Posted in Suzuki category on 7th June 2013
A Lesson from the Royal Marines
This week I had the privilege of attending the Passing Out Ceremony of my son who has just completed his training as a Royal Marines Commando. As part of the day we were treated to a drill display in which he and 35 other young men demonstrated a highly complex choreography of movements performed with absolute precision and synchronisation. How had they learned to keep the beat so well, I wondered, and learned to move as one in this way? My son explained that to achieve this excellence, the final week of their 32 week training programme is devoted to drill practice, eight hours daily on the parade square, for five days. Suzuki said, "Knowledge does not create ability; knowledge plus 10,000 repetitions creates ability!"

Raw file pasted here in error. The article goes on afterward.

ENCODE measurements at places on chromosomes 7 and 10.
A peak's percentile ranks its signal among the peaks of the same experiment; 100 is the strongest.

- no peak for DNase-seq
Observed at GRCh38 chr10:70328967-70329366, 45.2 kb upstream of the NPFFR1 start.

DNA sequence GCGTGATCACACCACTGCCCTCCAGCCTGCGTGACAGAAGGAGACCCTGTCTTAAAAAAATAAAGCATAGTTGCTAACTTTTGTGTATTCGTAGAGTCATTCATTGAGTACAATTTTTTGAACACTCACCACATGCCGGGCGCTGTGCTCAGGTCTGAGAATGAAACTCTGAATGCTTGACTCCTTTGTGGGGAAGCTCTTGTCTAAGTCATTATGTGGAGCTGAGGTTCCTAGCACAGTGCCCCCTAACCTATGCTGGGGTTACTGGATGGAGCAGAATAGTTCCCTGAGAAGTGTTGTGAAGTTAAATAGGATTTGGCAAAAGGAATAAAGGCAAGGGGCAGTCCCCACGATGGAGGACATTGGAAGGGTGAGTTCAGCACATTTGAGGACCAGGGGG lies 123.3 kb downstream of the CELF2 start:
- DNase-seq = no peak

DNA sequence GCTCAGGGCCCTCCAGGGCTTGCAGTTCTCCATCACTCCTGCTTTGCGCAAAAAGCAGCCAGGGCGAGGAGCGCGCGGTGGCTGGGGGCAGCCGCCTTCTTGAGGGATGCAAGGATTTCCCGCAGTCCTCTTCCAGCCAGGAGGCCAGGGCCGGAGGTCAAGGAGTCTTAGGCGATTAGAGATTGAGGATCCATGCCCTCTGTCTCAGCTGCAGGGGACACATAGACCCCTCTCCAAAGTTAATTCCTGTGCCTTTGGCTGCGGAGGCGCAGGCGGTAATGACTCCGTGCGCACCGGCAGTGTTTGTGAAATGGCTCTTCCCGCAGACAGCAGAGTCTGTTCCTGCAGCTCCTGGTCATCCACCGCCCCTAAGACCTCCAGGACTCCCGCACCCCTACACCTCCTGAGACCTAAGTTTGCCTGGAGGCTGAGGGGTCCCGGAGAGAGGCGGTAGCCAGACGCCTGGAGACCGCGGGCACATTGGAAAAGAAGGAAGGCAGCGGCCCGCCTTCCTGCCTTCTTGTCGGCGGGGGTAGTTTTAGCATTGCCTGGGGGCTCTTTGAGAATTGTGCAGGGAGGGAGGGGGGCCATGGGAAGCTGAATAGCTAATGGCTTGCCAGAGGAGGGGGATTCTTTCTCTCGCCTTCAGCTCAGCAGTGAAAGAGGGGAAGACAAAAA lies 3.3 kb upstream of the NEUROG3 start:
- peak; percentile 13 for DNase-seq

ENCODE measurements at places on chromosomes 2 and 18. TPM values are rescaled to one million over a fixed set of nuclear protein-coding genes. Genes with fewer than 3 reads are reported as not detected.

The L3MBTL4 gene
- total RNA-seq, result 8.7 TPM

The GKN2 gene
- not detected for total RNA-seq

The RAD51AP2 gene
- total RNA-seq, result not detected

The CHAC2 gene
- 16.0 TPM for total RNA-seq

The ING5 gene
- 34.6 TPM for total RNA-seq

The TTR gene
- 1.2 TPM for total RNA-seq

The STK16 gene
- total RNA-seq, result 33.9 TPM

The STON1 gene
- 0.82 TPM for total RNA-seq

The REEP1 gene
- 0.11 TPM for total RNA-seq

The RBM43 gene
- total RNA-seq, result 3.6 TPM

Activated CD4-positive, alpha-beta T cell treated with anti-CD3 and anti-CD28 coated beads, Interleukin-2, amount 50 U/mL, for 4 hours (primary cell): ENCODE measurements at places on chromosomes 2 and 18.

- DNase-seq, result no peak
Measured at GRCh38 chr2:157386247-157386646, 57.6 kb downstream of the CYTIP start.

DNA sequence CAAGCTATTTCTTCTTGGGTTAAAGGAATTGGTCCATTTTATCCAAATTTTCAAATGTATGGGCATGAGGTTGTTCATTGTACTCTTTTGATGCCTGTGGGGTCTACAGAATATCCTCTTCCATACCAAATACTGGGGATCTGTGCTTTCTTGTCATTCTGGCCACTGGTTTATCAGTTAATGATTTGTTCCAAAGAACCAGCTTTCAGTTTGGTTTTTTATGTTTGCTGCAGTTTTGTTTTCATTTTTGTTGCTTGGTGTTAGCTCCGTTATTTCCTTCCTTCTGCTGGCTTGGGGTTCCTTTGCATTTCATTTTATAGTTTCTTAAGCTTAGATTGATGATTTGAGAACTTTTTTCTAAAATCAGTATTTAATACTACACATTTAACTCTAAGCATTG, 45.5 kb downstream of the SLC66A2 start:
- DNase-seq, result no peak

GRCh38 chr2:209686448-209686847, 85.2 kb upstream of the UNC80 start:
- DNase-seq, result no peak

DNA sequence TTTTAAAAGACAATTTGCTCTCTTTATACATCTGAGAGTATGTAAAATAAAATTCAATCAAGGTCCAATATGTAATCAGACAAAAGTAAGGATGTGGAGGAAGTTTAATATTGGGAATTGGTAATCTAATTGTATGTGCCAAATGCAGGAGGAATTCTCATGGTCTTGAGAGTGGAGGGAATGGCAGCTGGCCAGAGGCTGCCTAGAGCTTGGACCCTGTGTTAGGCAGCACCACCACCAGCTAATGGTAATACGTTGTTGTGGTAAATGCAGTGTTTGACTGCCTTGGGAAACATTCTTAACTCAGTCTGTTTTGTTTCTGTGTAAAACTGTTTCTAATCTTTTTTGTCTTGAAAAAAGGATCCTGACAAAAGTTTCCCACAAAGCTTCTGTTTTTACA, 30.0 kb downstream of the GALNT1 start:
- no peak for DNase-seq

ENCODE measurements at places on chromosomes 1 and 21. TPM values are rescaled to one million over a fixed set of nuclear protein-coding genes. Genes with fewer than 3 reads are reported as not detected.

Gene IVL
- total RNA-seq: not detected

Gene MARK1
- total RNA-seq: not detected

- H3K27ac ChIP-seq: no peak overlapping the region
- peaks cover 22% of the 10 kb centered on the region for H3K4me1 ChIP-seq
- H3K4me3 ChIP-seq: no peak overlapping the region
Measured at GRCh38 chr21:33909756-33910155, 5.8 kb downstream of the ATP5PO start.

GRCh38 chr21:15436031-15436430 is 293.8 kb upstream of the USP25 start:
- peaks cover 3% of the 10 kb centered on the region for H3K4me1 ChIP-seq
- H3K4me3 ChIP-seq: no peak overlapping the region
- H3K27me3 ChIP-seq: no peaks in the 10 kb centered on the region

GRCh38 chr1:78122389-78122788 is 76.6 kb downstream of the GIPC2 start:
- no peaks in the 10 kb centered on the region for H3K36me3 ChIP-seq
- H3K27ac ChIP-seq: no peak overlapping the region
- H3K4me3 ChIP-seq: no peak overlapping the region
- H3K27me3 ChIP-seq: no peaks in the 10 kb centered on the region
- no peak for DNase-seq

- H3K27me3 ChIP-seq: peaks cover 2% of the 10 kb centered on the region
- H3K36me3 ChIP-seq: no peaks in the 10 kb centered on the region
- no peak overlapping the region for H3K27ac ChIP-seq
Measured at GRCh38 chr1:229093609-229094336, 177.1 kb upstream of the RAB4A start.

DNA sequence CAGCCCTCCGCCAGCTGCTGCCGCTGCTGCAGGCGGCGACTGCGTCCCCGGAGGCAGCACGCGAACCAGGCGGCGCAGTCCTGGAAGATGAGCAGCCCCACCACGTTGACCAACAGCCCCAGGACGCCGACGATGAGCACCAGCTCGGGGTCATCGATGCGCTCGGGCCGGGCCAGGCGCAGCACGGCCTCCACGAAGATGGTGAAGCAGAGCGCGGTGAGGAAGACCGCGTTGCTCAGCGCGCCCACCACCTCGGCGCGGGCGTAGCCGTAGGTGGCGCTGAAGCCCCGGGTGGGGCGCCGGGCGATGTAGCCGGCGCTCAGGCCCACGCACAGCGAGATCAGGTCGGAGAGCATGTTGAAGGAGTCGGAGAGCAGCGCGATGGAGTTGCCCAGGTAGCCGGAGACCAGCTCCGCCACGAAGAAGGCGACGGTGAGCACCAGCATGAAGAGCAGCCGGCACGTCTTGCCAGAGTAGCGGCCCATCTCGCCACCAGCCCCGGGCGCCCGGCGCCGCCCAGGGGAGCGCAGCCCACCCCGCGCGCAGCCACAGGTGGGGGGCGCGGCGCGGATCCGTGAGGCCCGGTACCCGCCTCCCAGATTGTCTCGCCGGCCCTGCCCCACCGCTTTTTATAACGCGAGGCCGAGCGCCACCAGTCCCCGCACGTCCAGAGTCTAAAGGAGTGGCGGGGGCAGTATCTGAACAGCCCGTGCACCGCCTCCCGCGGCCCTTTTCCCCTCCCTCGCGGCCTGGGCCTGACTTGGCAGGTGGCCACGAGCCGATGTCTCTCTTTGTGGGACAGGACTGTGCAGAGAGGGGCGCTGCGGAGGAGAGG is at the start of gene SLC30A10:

Impressive on face value alone, their marching is even more impressive when it is considered that these men were not selected for their dancing or musicianship skills, yet their co-ordination and sense of timing were impeccable. Suzuki believed that every human being has talent, not just a favoured few, and that the potential for learning is limited only by inadequate training and low expectations: “The ability demonstrated by children receiving attention as being prodigies or geniuses may be the kind which many ordinary children may be able to attain if given the chance…"